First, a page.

Terrell Owens (12/07/73) is a former wide receiver who played for the San Francisco 49ers, Philadelphia Eagles, Dallas Cowboys, Buffalo Bills, Cincinnati Bengals, Allen Wranglers, and the Seattle Seahawks, respectively, during a legendary career. He holds many NFL and franchise records for many of the teams he graced.
For example, he’s the only player in NFL history to have an 800-yard receiving season with five different teams. He shares the Cowboys’ record of most consecutive games with a receiving touchdown (7) with Franklin Clarke, Bob Hayes, and Dez Bryant.
Almost a decade from his retirement, we’ve come up with a list containing three top Terrell Owens rookie cards to keep an eye on and an investment outlook for the next few years.
Owens’ rookie cards were released in 1996 when the 49ers drafted him as a third-round pick (89th overall). According to recent auction data, here’s a trio of his top RC cards.
1996 Terrell Owens Bowman’s Best RC #147
Arguably the most popular Owens RC overall, everything about his 1996 Bowman’s Best works to catch the eye. It’s printed on sleek chromium card stock, while the layered design causes the player to appear as if he’s jumping out of the background. It’s supposed to mimic a football field and does the job well.
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Owens is pictured leaping into the sky to make a catch with a ball in hand, although the image is side on, so his face is completely obscured. The Atomic Refractor is particularly appealing, but it’s a condition-sensitive option.
Parallels: Refractors, Atomic Refractors
1996 Terrell Owens Donruss RC #237
Ideal if you’re hoping for a budget RC, the 1996 Donruss is a great looking card with a clean background. A large action shot takes up the majority of the card, in an understated design, especially for the ‘90s. Owens is pictured in full sprint with a football tucked under one arm, with his teeth gritted in determination. His name is listed along a small bar at the top, and there’s a silver Rookie logo in the lower middle.
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As there’s a distinct lack of chrome compared to the others, it’s easier to find gem mint copies that retail for under $100, but it’ll still receive a lot of attention at auction. There’s also a Donruss Press Proof parallel with gold foil highlights and a print run of 2000 copies.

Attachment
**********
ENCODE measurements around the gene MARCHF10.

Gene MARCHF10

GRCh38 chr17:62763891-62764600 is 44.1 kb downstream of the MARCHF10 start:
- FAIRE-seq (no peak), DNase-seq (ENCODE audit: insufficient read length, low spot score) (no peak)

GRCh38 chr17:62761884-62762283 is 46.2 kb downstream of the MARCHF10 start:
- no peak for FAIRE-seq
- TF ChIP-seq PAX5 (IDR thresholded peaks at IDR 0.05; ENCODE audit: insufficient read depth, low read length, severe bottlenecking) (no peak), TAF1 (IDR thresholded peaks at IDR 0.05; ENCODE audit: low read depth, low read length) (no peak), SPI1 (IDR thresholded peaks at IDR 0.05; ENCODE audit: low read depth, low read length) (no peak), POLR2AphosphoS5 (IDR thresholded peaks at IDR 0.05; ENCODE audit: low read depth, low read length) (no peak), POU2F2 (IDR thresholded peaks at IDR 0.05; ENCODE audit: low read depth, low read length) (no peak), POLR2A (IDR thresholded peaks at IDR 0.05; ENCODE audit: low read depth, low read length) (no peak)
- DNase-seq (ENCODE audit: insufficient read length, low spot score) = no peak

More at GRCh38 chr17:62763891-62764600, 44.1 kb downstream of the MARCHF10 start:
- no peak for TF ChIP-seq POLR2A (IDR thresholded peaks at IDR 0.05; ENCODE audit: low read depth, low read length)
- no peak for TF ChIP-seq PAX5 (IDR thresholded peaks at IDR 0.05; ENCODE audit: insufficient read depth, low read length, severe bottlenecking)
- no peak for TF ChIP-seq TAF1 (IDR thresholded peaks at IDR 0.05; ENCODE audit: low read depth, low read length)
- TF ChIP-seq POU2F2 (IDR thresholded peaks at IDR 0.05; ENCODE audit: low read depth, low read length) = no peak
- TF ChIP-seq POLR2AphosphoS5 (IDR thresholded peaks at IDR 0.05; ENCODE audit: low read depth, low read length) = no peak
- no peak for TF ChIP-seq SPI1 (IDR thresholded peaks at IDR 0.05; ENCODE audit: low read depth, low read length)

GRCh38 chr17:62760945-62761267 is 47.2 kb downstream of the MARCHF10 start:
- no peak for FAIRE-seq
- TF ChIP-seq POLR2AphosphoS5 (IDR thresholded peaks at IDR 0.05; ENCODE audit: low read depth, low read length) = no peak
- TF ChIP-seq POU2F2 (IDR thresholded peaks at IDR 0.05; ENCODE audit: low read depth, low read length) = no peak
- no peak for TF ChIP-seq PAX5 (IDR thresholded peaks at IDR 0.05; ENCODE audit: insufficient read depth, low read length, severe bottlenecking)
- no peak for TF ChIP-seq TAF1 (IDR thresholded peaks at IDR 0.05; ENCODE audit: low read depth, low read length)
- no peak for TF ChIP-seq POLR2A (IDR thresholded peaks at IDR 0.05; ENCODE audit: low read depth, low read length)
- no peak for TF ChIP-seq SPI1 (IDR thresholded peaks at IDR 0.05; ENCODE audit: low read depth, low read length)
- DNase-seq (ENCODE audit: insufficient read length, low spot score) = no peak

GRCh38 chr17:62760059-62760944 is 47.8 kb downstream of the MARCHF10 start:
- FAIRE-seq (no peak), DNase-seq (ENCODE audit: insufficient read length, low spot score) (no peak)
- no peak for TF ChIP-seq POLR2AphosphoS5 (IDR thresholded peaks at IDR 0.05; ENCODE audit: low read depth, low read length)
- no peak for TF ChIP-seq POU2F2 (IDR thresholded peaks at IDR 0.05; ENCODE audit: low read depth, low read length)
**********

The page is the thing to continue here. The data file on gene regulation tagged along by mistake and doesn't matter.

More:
1996 Terrell Owens SP Rookie Card #7
The 1996 SP Owens RC is a premium card with a deep red and black background that blends in well with his 49ers jersey. It has a gold trim for the player name and card logos. Owens pops out of the card, and it’s probably the best-looking edition out of the trio on this list. Unfortunately, it’s also one of the more expensive for reasons that are evident when you look closely.
It’s condition sensitive, so high PSA grades will always be worth more to the average collector. Any nick or scratch will be instantly recognizable, especially on the red corners on the right.
T.O. will always be seen as one of the very best of his era, even if some detractors would rather speak about his conduct instead of celebrating his many talents. His numbers are insane, and he comes in at third in career receiving yards (15,934) and third in receiving touchdowns at 153 on the all-time list.
Despite several minor off-field issues (such as numerous fines for his celebrations), despite the lack of a Super Bowl ring, Owens is a real star of the past two decades. He missed out on a Hall of Fame spot during his first two years of eligibility but was eventually inducted in 2018. In typical fashion, he became the only inductee to skip the ceremony.
He’s likely to be remembered well over the next decade, while nostalgia is already working in his favor regarding the value of his best RC options. Owens has several rookie cards, with something to suit almost every budget. Despite the condition-sensitive nature of options like the 1996 SP, they’re still reasonably priced, and they missed the junk wax era by a few years, so the print runs aren’t as bad as you might expect.
If you’re in the mood for a long-term investment, Owens’ range of ‘96 rookie cards could be a great option if you’re willing to hold onto them for a while. After all, prices have slowly risen over the past decade, especially following his retirement in 2012. Just have an obnoxious celebration prepared for when you’re ready to sell in honor of T.O. and his legacy.
Investment Rating: Strong Buy
Ownership Disclosure: None
Best Terrell Owens Rookie Card: 1996 SP Rookie Card #7